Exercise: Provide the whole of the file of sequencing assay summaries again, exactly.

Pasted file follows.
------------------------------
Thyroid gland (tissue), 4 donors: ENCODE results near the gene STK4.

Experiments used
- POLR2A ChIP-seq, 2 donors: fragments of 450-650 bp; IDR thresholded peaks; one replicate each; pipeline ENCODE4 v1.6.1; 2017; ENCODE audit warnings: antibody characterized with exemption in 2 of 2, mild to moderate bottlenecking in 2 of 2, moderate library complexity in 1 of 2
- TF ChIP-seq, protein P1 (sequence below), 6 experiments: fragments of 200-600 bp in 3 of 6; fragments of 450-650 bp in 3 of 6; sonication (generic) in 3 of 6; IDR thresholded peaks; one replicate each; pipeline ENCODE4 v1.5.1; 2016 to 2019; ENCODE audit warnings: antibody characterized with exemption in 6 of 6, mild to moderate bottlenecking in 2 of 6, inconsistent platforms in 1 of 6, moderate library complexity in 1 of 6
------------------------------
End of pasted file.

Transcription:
Thyroid gland (tissue), 4 donors: ENCODE results near the gene STK4.

Experiments used
- POLR2A ChIP-seq, 2 donors: fragments of 450-650 bp; IDR thresholded peaks; one replicate each; pipeline ENCODE4 v1.6.1; 2017; ENCODE audit warnings: antibody characterized with exemption in 2 of 2, mild to moderate bottlenecking in 2 of 2, moderate library complexity in 1 of 2
- TF ChIP-seq, protein P1 (sequence below), 6 experiments: fragments of 200-600 bp in 3 of 6; fragments of 450-650 bp in 3 of 6; sonication (generic) in 3 of 6; IDR thresholded peaks; one replicate each; pipeline ENCODE4 v1.5.1; 2016 to 2019; ENCODE audit warnings: antibody characterized with exemption in 6 of 6, mild to moderate bottlenecking in 2 of 6, inconsistent platforms in 1 of 6, moderate library complexity in 1 of 6